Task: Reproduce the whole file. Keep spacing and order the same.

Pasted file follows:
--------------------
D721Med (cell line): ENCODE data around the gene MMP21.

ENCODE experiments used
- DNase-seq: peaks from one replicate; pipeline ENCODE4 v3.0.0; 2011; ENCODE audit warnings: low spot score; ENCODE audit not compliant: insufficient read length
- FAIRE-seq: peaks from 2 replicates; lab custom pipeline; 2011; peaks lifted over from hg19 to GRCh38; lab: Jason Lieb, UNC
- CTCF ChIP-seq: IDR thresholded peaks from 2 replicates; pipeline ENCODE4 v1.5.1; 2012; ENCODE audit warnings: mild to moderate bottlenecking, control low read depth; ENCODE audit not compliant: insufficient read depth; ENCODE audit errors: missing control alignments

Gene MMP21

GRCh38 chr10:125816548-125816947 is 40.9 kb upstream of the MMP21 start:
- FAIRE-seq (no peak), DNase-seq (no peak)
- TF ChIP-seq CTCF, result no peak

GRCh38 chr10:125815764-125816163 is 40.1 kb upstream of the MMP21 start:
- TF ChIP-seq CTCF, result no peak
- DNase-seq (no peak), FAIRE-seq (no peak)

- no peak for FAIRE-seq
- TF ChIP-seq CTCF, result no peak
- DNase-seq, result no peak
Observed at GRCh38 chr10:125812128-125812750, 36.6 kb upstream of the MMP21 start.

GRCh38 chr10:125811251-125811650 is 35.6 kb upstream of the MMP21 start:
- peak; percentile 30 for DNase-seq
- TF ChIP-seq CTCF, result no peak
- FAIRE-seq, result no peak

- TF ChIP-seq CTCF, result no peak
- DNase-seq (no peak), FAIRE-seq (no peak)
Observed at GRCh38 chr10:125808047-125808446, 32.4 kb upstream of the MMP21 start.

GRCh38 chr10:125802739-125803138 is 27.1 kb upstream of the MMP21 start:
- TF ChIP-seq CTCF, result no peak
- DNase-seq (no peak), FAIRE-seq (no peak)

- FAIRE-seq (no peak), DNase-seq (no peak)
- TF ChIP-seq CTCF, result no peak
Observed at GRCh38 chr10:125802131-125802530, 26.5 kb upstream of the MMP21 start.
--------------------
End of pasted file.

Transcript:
D721Med (cell line): ENCODE data around the gene MMP21.

ENCODE experiments used
- DNase-seq: peaks from one replicate; pipeline ENCODE4 v3.0.0; 2011; ENCODE audit warnings: low spot score; ENCODE audit not compliant: insufficient read length
- FAIRE-seq: peaks from 2 replicates; lab custom pipeline; 2011; peaks lifted over from hg19 to GRCh38; lab: Jason Lieb, UNC
- CTCF ChIP-seq: IDR thresholded peaks from 2 replicates; pipeline ENCODE4 v1.5.1; 2012; ENCODE audit warnings: mild to moderate bottlenecking, control low read depth; ENCODE audit not compliant: insufficient read depth; ENCODE audit errors: missing control alignments

Gene MMP21

GRCh38 chr10:125816548-125816947 is 40.9 kb upstream of the MMP21 start:
- FAIRE-seq (no peak), DNase-seq (no peak)
- TF ChIP-seq CTCF, result no peak

GRCh38 chr10:125815764-125816163 is 40.1 kb upstream of the MMP21 start:
- TF ChIP-seq CTCF, result no peak
- DNase-seq (no peak), FAIRE-seq (no peak)

- no peak for FAIRE-seq
- TF ChIP-seq CTCF, result no peak
- DNase-seq, result no peak
Observed at GRCh38 chr10:125812128-125812750, 36.6 kb upstream of the MMP21 start.

GRCh38 chr10:125811251-125811650 is 35.6 kb upstream of the MMP21 start:
- peak; percentile 30 for DNase-seq
- TF ChIP-seq CTCF, result no peak
- FAIRE-seq, result no peak

- TF ChIP-seq CTCF, result no peak
- DNase-seq (no peak), FAIRE-seq (no peak)
Observed at GRCh38 chr10:125808047-125808446, 32.4 kb upstream of the MMP21 start.

GRCh38 chr10:125802739-125803138 is 27.1 kb upstream of the MMP21 start:
- TF ChIP-seq CTCF, result no peak
- DNase-seq (no peak), FAIRE-seq (no peak)

- FAIRE-seq (no peak), DNase-seq (no peak)
- TF ChIP-seq CTCF, result no peak
Observed at GRCh38 chr10:125802131-125802530, 26.5 kb upstream of the MMP21 start.